AS in the past, the church contributes to the political order her vision “of the dignity of the person revealed in all its fullness in the mystery of the Incarnate Word” (Centesimus Annus, # 47). This vision includes the truth: that the human person has been created unto the image of God and has an eternal destiny of unending happiness with God; that, having fallen into sin, the human person has been redeemed by God and absolutely needs God’s grace for salvation; that Jesus Christ is God-made-man who shows by his human life how the human person must live and serve; that the equal dignity of all human beings brings them into solidarity in mutual love, justice, and service.
The church and State both work for the common good and for the good of every person. They have to respect each other’s legitimate independence or autonomy and each other’s way of achieving the common good and the total development of every human person. Precisely because of this unity of mission, church and State have to collaborate with each other.
The church has the duty of proclaiming the Gospel “to all creation” (Mk. 16:15) and “to restore all things under Christ” (Eph. 1:10). This means that the Gospel must “influence every phase of life, every stratum of society” (CBCP Pastoral Exhortation on Philippine Politics, p. 26), including the political sphere. In fact it is the duty of every Christian – to transform politics by the Gospel. The relationship of the church to the State has been described by the Philippine bishops as one of “critical collaboration” or “critical solidarity”.
Critical collaboration or critical solidarity means that the church is one with the State in promoting the common good. Cooperation, solidarity -- positive support -- has to be given by the church to whatever the State may be doing for the common good in accordance with the Gospel. But the church must have a critical sense in providing such collaboration. It should denounce whatever is not in accord with the Gospel.
Wealth and power are the two major factors in our society that has a great impact in our daily lives. We are living in a world where these two factors remain unbalanced. Our Lord Jesus Christ is our God of justice who wants us to make a huge difference in the world by means of standing up for those who suffer, and sharing our hands to help them stand up for themselves.
The Lord has told us to do “what is good and what is just, to show constant love, and to live in humble fellowship with our God.” (Micah 6:8) Recognizing the growing rate of poverty in our country, Radio Veritas as a means of extending its effort to partner with our government in helping the poor took the opportunity to invite Vice President Leni Robredo in an on-air to discussion of her various advocacies and programs for the poor in its public affairs program “Veritasan” from 11 a.m. to 12 noon last October 27, 2018.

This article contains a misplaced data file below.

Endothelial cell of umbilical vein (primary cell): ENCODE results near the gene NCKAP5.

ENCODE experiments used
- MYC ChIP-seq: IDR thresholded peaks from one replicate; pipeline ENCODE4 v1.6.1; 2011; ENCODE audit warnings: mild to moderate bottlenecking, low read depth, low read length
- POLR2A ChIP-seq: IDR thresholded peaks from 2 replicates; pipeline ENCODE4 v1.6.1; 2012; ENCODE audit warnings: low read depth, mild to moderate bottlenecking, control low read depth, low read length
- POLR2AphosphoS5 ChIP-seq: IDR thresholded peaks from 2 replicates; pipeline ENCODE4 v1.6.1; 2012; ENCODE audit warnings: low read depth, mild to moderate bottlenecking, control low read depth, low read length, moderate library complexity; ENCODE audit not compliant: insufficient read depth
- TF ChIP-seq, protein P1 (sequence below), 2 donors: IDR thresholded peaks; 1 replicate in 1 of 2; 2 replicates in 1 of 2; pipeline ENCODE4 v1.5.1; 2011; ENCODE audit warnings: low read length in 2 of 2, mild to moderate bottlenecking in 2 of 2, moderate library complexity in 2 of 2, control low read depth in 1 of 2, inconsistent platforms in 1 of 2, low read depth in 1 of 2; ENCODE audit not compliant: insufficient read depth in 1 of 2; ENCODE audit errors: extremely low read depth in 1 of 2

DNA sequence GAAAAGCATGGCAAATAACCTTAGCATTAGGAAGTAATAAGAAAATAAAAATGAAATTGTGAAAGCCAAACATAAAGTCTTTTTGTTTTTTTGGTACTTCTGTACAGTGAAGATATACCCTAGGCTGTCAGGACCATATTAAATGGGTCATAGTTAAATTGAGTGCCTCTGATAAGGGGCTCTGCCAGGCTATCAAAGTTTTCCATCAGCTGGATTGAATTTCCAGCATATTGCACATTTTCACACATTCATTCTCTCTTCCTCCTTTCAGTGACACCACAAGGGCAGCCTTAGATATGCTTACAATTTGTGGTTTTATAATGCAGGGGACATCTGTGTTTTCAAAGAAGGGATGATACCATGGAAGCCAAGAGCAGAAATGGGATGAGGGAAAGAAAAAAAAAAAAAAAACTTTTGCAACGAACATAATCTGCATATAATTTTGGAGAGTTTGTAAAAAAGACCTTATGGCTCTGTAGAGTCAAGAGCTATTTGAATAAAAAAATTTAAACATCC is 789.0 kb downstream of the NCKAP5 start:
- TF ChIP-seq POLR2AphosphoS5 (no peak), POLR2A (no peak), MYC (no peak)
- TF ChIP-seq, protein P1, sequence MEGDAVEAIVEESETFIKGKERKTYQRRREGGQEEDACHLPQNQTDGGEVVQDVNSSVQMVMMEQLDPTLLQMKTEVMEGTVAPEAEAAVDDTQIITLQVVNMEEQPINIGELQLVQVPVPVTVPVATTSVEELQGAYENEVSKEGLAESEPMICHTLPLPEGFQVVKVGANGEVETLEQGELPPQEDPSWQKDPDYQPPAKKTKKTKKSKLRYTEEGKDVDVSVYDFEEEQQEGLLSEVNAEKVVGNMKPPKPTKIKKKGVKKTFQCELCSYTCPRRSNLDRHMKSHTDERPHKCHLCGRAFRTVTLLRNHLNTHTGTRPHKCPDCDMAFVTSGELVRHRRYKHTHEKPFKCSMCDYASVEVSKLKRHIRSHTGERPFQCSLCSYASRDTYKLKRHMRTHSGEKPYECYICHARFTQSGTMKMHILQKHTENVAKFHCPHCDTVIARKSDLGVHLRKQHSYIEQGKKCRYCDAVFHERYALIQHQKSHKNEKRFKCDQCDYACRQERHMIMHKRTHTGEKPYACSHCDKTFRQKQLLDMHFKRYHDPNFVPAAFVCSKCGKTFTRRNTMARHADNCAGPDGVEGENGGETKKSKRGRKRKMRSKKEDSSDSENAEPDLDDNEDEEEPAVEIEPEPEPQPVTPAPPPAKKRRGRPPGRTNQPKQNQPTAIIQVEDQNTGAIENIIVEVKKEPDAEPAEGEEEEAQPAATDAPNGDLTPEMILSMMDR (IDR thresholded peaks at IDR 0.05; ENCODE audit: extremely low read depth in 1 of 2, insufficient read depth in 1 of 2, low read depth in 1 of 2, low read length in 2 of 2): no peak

This move was also in accordance to what Davao Archbishop Romullo Valles, D.D. said that “the church has always been and will always be a partner of government (especially in the LGUs and barangays) in countless endeavors for the common good, especially in addressing the needs of the most disadvantaged sectors of society.”
Through this program, we will be able to give hope for our brothers and sisters who are suffering and in need of grace from God. It is also part of our mission in building a community of faith and charity for those who are looking for a brighter future.
As Vice President Leni Robredo succinctly puts it, “the role of the church is really important and vital to the Government because if they unite as one, everything will be on the right track. The government should find a way to partner with the church because our mission to make the Filipino people as better citizens will be achieved with the help of the church. That is why we should not look at the church as an enemy, but rather as partner to join.”
My dear brothers and sisters in Christ let us all “learn to do right. See that justice is done -- help those who are oppressed, give orphans their rights, and defend widows.” (Isaiah 1:17) so that the Almighty Father will bless us for “whoever is kind to the poor lends to the Lord, and he will reward them for what they have done.” (Proverbs 19:17)
Finally, because St. John Paul II said that the concrete human being living in history is “the way for the Church” (cf. Religious Life and Human Promotion, # 14; Centesimus Annus, # 53-54). The temporal and spiritual development of the total human person is the way by which the Church accomplishes the mission to proclaim the Gospel. We know very well that politics can dehumanize the human person and entrap the person in sinful behavior or structures.
In short, politics cannot claim to be above or outside the natural law and the moral law. Politics has moral and religious dimensions. Therefore, the Church has to be involved in partnership with the political world.
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